What We Can Do as Individuals to Advance Climate Change Awareness


The Flats on Padre Island National Seashore: Just a few inches above sea level, and normally only covered up during storms, these flats have been regularly inundated since the early 20-teens.

What is the most efficient thing we can do to progress climate change awareness and defeat the Climate Change Counter Movement’s stranglehold on a healthy climate? What can we do when politics has been destroying our ability to act to regulate climate pollution for a generation? What to do when 75 or even 85 percent of the population believes it’s real and it’s a problem, but they do not or cannot act? It’s as if most of the populations sees it as a problem that’s of geologic proportions, akin to the sun expanding and engulfing Earth, or an asteroid collision that undoubtedly has happened before but, it will not really happen to us.

What must be done is to increase awareness of the significance of climate changes that have already occurred, the extremeness of changes in the future, the acceleration because of delay, and the needed to act now because of the long-term lag between climate pollution emissions and impacts–because if everyone knew these things, certainly we would act? 

The challenge is that: the scientific message is diluted–obfuscated–by media reporting that is biased towards those who would rather it all not be true. Literally, the media does not exaggerate climate change, they understate it. This is all very well described in the academic literature (search fairness bias and Climate Change Counter Movement (CCCM) in the Knowledge Base.) This counter intuitive thing is explained further below with a very important solution to tilt the bias back towards climate science instead of towards the dismissive behavior that has been so well enhanced by the CCCM.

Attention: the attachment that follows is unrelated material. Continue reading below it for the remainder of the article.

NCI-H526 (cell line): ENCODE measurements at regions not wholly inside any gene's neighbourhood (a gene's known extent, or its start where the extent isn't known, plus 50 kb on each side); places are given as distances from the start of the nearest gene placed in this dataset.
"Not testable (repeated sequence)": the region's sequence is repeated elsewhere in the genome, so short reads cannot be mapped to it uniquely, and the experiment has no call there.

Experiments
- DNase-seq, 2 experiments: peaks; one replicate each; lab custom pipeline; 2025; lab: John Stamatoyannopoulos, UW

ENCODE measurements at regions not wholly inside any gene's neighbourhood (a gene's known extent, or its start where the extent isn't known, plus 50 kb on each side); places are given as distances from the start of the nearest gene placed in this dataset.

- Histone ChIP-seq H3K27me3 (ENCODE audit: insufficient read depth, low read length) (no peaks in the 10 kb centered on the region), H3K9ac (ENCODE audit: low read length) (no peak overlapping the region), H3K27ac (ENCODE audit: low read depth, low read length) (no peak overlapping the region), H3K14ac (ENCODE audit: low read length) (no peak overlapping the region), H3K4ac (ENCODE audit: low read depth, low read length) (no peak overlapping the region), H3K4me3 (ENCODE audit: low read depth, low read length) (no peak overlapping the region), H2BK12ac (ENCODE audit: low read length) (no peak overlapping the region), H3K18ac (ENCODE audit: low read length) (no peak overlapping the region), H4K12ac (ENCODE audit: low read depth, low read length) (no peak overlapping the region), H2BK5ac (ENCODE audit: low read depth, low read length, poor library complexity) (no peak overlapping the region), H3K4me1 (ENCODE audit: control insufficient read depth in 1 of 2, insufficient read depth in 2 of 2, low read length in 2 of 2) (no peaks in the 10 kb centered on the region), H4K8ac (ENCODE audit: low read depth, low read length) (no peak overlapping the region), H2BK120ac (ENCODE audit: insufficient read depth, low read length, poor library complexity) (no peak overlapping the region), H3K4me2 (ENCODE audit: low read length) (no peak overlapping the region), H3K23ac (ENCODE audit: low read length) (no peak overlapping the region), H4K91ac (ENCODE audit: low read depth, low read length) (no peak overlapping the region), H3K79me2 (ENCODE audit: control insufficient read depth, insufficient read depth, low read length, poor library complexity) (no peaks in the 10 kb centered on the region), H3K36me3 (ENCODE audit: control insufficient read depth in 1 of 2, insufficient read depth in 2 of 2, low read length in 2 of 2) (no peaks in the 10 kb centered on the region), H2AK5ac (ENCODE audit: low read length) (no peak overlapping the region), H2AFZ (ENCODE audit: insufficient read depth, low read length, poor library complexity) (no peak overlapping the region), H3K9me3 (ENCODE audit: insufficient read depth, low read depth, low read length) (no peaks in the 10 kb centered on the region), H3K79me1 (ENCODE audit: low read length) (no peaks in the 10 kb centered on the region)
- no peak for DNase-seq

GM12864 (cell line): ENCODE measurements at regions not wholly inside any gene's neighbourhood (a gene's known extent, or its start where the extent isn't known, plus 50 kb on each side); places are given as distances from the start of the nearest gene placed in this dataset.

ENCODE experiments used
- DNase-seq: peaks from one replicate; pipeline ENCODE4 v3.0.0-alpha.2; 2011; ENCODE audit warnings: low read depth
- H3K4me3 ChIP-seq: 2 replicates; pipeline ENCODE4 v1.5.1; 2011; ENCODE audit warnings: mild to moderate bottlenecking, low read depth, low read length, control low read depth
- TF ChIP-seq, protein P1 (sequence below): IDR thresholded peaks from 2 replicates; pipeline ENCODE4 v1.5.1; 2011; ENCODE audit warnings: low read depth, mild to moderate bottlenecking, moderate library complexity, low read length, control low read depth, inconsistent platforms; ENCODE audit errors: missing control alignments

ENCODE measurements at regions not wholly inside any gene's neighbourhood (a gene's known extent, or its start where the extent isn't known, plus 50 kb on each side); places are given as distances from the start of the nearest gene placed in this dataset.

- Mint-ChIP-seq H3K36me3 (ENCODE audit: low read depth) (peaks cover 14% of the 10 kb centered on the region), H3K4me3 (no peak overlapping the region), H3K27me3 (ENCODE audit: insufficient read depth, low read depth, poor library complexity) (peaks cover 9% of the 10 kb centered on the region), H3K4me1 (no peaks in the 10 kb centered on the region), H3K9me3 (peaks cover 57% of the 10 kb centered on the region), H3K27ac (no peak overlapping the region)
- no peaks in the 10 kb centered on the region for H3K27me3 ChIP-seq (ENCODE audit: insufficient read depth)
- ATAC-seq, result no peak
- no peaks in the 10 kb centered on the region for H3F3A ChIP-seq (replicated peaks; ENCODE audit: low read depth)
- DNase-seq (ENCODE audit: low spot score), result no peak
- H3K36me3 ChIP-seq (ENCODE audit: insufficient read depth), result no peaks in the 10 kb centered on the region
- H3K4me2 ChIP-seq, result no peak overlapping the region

The single most important action we can take as individuals is to encourage media fairness in reporting climate change issues. The reason this is the most important action that can be taken is the news is the precursor to all other actions because almost all of us get our climate news from media sources.

Watching the news reports about the supposedly “leaked” Climate Science Special Report (CSSR) to the National Climate Assessment, we as citizens have a powerful opportunity to influence the newscast in general in their reporting of climate change issues. Most of the reporting of the supposed “leaked” report communicated both sides of the “climate story” equally, no differently than almost all other climate stories. This standard climate reporting states two things: 1) the climate change science being reported (some new climate science fact that is dangerous, worse than before, or attempting to defeat proposed climate pollution regulation etc.) and, 2) The talking points of those who would rather climate science was not an issue. 

Both sides (1 and 2) of whatever story that is being reported are presented indifferently or equally; according to the journalistic creed to be fair and equal. But with climate science, reporting both sides equally is not fair factually because literally:  3% of climate scientists say it’s not real or not bad or not caused by man, whereas 97 percent say it’s real, it’s bad and it’s caused by man. This “fairness bias” then, gives the impression to news consumers that both sides of the story are factually equal.  

What we can do to have climate issues presented factually and fairly is to write comments to the media outlets reporting unfairly and tell them about it.  An example from this recent “leak” follows:

Dear Television Newscast Producer,

Your recent report on the leaked Global Change Research Program Climate Science Special Report presented the climate science unfairly. Your news report did fairly described that the leak was made because scientists feared the Trump Administration would compromise its findings, and it did fairly report that the position of the Trump Administration was that climate change is not an important issue. But you did not state that 97 percent of climate scientists believe that climate change is a very important issue. This biases your reporting so that viewers believe both sides of this issue are factually equal. 

Thank you for reporting climate science fairly in the future,

Yours truly.